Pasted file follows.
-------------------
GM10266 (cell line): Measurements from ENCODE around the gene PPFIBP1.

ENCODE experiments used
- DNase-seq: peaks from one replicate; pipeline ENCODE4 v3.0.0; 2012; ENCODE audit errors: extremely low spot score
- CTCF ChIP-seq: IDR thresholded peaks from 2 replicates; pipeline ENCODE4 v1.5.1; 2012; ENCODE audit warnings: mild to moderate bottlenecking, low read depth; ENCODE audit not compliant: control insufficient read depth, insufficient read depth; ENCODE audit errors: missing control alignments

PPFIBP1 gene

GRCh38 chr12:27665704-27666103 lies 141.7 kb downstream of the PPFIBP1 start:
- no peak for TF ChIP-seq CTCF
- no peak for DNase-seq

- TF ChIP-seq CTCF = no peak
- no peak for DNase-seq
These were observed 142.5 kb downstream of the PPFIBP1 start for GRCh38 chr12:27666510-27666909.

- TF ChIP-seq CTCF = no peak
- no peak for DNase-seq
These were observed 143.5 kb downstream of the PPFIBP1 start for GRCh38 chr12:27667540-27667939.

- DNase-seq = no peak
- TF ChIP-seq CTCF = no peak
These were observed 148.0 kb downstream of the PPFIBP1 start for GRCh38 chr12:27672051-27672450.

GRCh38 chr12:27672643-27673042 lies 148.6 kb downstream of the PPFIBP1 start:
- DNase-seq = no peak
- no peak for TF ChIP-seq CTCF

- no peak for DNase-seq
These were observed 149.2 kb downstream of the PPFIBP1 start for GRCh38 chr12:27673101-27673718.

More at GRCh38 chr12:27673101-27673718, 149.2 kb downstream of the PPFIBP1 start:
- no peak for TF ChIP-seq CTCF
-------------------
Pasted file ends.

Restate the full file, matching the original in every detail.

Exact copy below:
GM10266 (cell line): Measurements from ENCODE around the gene PPFIBP1.

ENCODE experiments used
- DNase-seq: peaks from one replicate; pipeline ENCODE4 v3.0.0; 2012; ENCODE audit errors: extremely low spot score
- CTCF ChIP-seq: IDR thresholded peaks from 2 replicates; pipeline ENCODE4 v1.5.1; 2012; ENCODE audit warnings: mild to moderate bottlenecking, low read depth; ENCODE audit not compliant: control insufficient read depth, insufficient read depth; ENCODE audit errors: missing control alignments

PPFIBP1 gene

GRCh38 chr12:27665704-27666103 lies 141.7 kb downstream of the PPFIBP1 start:
- no peak for TF ChIP-seq CTCF
- no peak for DNase-seq

- TF ChIP-seq CTCF = no peak
- no peak for DNase-seq
These were observed 142.5 kb downstream of the PPFIBP1 start for GRCh38 chr12:27666510-27666909.

- TF ChIP-seq CTCF = no peak
- no peak for DNase-seq
These were observed 143.5 kb downstream of the PPFIBP1 start for GRCh38 chr12:27667540-27667939.

- DNase-seq = no peak
- TF ChIP-seq CTCF = no peak
These were observed 148.0 kb downstream of the PPFIBP1 start for GRCh38 chr12:27672051-27672450.

GRCh38 chr12:27672643-27673042 lies 148.6 kb downstream of the PPFIBP1 start:
- DNase-seq = no peak
- no peak for TF ChIP-seq CTCF

- no peak for DNase-seq
These were observed 149.2 kb downstream of the PPFIBP1 start for GRCh38 chr12:27673101-27673718.

More at GRCh38 chr12:27673101-27673718, 149.2 kb downstream of the PPFIBP1 start:
- no peak for TF ChIP-seq CTCF